About the Artwork

Sarah Lucas’s bronze sculptures Florian and Kevin depict giant marrows, and are among the largest in a long line of bronze casts by the artist. The marrow functions as a symbol of growth, fecundity and the English pastoral tradition – evoking Harvest Festival cornucopias and country fair competitions. Polished to resemble gold and enlarged to monumental proportions, the vegetable is rendered simultaneously monumental and comic, austere and subtly absurd. In title as well as shape, each work is anthropomorphic – implying a body snaking or lolling on the ground. In their majestic stature and smooth contours, these pieces moreover recall the scaled-up casts of Henry Moore – seemingly figurative, and yet suggestive of a host of other organic or natural forms.

Year: 2013

Copyright Sarah Lucas, courtesy Sadie Coles HQ, London. Photo © Nick Turpin




135 x 495 x 250 cm

Artist Biography

Sarah Lucas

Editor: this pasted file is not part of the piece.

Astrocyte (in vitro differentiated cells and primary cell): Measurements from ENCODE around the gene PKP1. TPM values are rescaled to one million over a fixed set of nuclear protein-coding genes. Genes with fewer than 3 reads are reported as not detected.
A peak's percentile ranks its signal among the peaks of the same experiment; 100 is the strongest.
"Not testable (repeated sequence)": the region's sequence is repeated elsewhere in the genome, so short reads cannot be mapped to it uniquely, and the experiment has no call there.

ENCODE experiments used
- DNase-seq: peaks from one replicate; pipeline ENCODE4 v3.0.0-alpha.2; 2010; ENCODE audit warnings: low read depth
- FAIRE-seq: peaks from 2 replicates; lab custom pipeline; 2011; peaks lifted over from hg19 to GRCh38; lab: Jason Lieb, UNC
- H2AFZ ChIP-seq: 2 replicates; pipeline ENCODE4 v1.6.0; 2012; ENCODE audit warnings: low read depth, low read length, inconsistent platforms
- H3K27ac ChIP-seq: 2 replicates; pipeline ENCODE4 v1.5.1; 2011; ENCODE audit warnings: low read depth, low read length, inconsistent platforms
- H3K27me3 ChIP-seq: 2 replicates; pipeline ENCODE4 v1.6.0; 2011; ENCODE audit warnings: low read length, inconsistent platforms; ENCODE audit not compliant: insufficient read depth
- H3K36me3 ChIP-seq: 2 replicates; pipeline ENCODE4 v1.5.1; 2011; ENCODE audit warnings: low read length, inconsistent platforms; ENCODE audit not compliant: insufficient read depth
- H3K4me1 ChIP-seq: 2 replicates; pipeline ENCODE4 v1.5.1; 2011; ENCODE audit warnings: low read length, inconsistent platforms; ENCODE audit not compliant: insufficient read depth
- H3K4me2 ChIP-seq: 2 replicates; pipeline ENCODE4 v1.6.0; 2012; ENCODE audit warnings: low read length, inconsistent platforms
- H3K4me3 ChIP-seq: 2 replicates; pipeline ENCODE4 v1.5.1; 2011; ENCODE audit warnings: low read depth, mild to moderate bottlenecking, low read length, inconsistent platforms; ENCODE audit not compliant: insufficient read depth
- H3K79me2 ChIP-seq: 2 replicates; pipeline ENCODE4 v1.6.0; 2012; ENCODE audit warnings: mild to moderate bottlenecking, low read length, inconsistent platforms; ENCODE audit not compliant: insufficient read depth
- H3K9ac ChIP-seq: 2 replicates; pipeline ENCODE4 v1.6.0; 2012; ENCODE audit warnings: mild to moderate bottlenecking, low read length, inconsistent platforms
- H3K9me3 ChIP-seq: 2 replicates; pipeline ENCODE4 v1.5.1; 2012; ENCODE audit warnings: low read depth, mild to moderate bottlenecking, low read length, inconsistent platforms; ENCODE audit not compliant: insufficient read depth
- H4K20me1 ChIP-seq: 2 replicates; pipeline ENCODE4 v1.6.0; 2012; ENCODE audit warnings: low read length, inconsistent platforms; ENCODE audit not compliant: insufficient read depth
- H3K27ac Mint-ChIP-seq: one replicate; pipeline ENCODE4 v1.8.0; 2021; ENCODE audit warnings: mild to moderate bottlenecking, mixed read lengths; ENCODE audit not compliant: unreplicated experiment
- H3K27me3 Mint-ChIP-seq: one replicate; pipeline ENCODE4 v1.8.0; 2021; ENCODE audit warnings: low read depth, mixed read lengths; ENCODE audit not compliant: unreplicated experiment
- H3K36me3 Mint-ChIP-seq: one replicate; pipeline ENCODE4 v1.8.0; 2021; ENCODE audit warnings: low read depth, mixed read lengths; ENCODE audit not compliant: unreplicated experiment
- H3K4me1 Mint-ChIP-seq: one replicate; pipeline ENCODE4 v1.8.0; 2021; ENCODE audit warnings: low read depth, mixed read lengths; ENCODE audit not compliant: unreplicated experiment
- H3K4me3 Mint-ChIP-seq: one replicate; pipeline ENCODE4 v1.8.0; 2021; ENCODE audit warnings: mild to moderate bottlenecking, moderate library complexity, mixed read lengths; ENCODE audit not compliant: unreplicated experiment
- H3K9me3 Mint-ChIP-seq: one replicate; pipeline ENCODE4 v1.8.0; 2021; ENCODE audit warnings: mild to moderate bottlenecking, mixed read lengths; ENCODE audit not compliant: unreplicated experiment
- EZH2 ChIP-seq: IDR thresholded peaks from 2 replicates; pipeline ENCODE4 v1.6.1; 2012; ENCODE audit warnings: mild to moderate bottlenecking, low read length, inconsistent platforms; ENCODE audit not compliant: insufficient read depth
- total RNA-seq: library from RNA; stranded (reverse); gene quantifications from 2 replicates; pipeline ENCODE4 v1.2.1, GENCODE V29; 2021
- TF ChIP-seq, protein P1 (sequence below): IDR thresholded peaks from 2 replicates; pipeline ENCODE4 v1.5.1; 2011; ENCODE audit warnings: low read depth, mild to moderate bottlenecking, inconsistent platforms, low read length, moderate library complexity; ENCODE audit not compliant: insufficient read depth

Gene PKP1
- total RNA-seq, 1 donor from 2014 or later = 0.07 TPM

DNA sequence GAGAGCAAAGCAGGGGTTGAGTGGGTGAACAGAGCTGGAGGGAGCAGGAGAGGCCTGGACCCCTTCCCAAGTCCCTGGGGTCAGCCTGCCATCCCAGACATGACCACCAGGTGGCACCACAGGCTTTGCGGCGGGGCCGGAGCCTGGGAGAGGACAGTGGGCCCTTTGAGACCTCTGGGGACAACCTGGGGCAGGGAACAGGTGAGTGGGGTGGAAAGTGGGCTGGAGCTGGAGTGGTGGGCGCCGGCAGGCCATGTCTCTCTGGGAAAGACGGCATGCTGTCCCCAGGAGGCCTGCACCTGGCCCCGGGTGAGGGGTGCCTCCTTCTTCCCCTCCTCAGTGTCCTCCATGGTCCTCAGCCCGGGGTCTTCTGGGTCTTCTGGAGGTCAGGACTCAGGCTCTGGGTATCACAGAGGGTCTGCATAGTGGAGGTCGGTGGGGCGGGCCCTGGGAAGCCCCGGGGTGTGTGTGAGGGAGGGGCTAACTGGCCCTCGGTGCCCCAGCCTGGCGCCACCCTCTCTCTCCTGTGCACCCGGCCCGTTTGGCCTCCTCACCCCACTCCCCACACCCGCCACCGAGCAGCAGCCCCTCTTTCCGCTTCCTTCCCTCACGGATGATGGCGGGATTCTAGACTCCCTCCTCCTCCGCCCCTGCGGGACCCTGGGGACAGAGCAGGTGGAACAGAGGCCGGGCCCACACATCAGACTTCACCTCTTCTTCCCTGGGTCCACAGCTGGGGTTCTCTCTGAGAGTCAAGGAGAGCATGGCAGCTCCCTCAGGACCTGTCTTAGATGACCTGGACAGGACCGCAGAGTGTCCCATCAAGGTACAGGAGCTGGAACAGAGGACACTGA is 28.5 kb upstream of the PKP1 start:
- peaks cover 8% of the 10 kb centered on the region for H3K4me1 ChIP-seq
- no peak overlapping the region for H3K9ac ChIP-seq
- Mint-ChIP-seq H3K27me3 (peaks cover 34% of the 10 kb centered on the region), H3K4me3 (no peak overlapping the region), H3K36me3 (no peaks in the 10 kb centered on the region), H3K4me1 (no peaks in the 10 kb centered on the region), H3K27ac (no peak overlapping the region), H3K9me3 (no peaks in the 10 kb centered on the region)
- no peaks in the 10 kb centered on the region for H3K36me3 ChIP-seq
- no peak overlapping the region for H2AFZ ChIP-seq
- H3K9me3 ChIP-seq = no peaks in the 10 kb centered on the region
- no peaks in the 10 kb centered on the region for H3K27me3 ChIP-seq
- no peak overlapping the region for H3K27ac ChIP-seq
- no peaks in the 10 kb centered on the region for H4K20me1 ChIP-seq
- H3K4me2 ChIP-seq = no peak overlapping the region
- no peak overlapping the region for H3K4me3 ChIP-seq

Over the course of two decades, Sarah Lucas (b. 1962, London) has become recognised as one of Britain’s most significant artists. Florian and Kevin are monumental sculptures of marrows, cast in both bronze and concrete. The marrow has appeared multiple times in Lucas’s art, as symbol of growth, fecundity and the English pastoral tradition. In these large-scale sculptures, the vegetables appear simultaneously majestic and comic, recalling the artist's long-standing use of fruit, vegetables and other found objects as ‘stand-ins’ for the body. Spanning sculpture, photography and installation, Lucas’ work has consistently been characterised by irreverent humour and the use of everyday ‘readymade’ objects – furniture, food, tabloid newspapers, tights, toilets, cigarettes – to conjure up sexual puns and corporeal fragments. Lucas studied at the Working Men’s College (1982–3), London College of Printing (1983–4), and Goldsmith's College (1984–7). In 2015 she represented Great Britain at the Venice Biennale with the acclaimed exhibition I SCREAM DADDIO. Recent solo presentations include INNAMEMORABILIAMUMBUM, La Fondazione Nicola Trussardi (2016); POWER IN WOMAN, Sir John Soane’s Museum, London (2016); and surveys at Tramway, Glasgow (2014); Secession, Vienna (2013-14), and the Whitechapel Gallery, London (2013; accompanied by an extensive catalogue).